Christ, Thou Who Art Both Day and Light

Tune: Christe, der du bist Tag und Licht

Note: Syllables spanning two notes are in bold.

  1. Christ, Thou who art both Day and Light,
    To Thee, Lord, naught is veiled in night.
    In Thee the Father’s light doth shine:
    Teach us the way of truth divine.

  2. We pray Thee in Thy heav’nly might
    That Thou wouldst keep us, Lord, this night.
    Preserve us, Lord, from all distress,
    God Father, in Thy kindliness.

  3. Drive off, Lord Christ, all troubled sleep;
    The foe’s devices from us keep;
    In decency our flesh be pure;
    Then we’ll be free of ev’ry care.

  4. Though closed in sleep our eyes may be,
    Grant that our hearts may wake to Thee.
    Be God our Shield with His right hand,
    And loose us from the bonds of sin.

  5. O Lord, Thou Shield of Christian folk,
    Be ever ready with Thy help;
    Deliver us, Lord God, from dread,
    Through Thy five holy wounds of red.

  6. Remember, Lord, the troubled times
    In which our body bounden lies;
    To souls which Thou hast justified,
    Thy comfort, Jesus, be supplied.

  7. To God the Father be all praise,
    Which also to His Son we raise,
    And to the Spirit praises be
    From now unto eternity.


Latin: Christe qui lux es et dies
Attr. Ambrose of Milan, 4th c.
German Version: Christe, der du bist Tag und Licht
Wolfgang Musculus, 1527
Tr. Christopher J. Neuendorf, 2014

German Text

Tune: Christe, der du bist Tag und Licht

  1. Christe, der du bist Tag und Licht,
    Vor dir ist, Herr, verborgen nichts;
    Du väterliches Lichtes Glanz,
    Lehr uns den Weg der Wahrheit ganz.

  2. Wir bitten dein göttliche Kraft,
    Behüt uns, Herr, in dieser Nacht;
    Bewahr uns, Herr, vor allem Leid,
    Gott Vater der Barmherzigkeit.

  3. Vertreib des schweren Schlafens Frist,
    Daß uns nicht schad des Feindes List,
    Das Fleisch in Züchten reine sei;
    So sind wir mancher Sorgen frei.

  4. So unsre Augen schlafen shier,
    Laß unser Herze wachen dir;
    Beschirm uns Gottes rechte Hand
    Und lös uns von der Sünden Band.

  5. Beschirmer, Herr der Christenheit,
    Dein Hilf allzeit sei uns bereit.
    Hilf uns, Herr Gott, aus aller Not
    Durch dein heilig fünf Wunden rot.

  6. Gedenk, o Herr, der schweren Zeit,
    Darin der Leib gefangen leit;
    Die Seele, die du hast erlöst,
    Der gib, Herr Jesu, deinen Trost.

  7. Gott Vater sei Lob, Ehr und Preis,
    Dazu auch seinen Sohne weis,
    Des Heilgen Geistes Gütigkeit,
    Von nun an bis in Ewigkeit.


Christe qui lux est et dies
Attr. Ambrose of Milan, 4th c.
German Version: Wolfgang Musculus, 1527
Source: C.F.W. Walther’s Kirchen-Gesangbuch, No. 313


Christe, der du bist Tag und Licht” is a 1527 German translation by Reformed theologian Wolfgang Musculus from a fourth-century Latin original, “Christe qui lux est et dies,” which was traditionally sung for compline at the close of the day. The German version was included in Lutheran hymnals with either the original plainchant melody, or a simplified syllabic melody that is strikingly similar to that for “Erhalt uns Herr bei deinem Wort” (“Lord, Keep Us Steadfast in Thy Word”). The hymn appears with the plainchant melody in Valentin Babst’s Geystliche Lieder, Leipzig, 1545, among the ancient hymns “which we have also included as a witness to certain pious Christians who lived before us in the great darkness of false doctrine, that one may see that there have always been people who rightly confessed Christ, and were wonderfully kept by God’s grace in the same confession.”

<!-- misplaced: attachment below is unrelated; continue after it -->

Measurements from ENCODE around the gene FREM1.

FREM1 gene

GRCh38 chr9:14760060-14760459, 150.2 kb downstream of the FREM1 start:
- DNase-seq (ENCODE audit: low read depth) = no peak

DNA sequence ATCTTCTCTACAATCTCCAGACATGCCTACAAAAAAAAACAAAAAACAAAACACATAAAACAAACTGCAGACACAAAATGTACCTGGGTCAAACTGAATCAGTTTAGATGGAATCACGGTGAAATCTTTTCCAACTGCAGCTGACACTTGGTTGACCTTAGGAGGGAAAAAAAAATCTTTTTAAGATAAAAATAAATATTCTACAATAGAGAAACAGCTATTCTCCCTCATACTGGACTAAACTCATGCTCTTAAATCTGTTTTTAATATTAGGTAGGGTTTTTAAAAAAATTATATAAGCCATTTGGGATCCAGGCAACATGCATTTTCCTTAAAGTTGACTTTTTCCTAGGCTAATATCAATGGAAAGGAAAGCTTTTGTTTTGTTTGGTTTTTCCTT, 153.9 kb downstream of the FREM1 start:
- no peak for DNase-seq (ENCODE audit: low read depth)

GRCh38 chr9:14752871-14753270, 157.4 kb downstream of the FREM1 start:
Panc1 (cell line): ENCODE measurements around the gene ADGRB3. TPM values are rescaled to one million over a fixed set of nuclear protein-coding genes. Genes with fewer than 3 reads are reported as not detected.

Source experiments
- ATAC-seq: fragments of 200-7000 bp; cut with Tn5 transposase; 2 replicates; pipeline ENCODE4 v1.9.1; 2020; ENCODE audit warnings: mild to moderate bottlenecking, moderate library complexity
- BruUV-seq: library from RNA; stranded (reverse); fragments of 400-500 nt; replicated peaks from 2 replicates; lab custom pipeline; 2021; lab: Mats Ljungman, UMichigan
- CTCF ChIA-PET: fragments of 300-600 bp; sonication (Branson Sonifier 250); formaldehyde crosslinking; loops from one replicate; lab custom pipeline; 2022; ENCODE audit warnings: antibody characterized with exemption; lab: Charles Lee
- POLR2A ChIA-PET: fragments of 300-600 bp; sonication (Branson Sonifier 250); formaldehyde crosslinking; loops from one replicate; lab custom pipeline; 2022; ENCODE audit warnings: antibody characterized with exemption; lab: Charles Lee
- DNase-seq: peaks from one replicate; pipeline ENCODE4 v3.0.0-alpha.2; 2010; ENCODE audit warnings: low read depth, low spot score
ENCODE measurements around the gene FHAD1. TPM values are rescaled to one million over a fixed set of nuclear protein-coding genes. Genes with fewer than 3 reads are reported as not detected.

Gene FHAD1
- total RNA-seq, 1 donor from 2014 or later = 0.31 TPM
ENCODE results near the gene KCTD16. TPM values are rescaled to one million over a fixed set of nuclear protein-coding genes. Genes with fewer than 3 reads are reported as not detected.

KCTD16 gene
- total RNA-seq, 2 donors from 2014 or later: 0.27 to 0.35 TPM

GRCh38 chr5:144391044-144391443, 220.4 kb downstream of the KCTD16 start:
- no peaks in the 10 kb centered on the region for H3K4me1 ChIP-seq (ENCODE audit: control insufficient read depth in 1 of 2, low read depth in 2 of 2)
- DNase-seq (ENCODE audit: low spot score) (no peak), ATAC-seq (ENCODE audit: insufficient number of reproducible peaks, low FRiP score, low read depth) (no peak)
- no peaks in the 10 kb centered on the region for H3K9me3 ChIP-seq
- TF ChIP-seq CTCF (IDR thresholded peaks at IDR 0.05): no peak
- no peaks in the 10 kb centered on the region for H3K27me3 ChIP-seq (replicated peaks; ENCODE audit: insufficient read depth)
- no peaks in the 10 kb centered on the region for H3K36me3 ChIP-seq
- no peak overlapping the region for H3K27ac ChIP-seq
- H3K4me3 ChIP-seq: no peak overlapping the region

A translation by William J. Copeland from the Latin original, “O Christ, Who Art the Light and Day,” appears in The Lutheran Hymnal, No. 559, and the Lutheran Service Book, No. 882. TLH provides the version of the original melody inherited through Layriz and the Mehrstimmiges Choralbuch, but in LSB a different melody is used (the plainchant “Conditor alme siderum“), with no harmonization. For the Free Lutheran Chorale-Book, we have prepared a new translation based on the German version. The music provided here is a new arrangement of the original plainchant melody as found in Babst, with influences from a number of earlier settings. Both text and music may be freely used and reproduced for any purpose whatever, and are offered with the prayer that they may serve for the edification of Christian people everywhere.

The hymn as it appears in Joseph Klug's hymnal, with the simplified melody

The hymn as it appears in Joseph Klug’s hymnal, with the simplified melody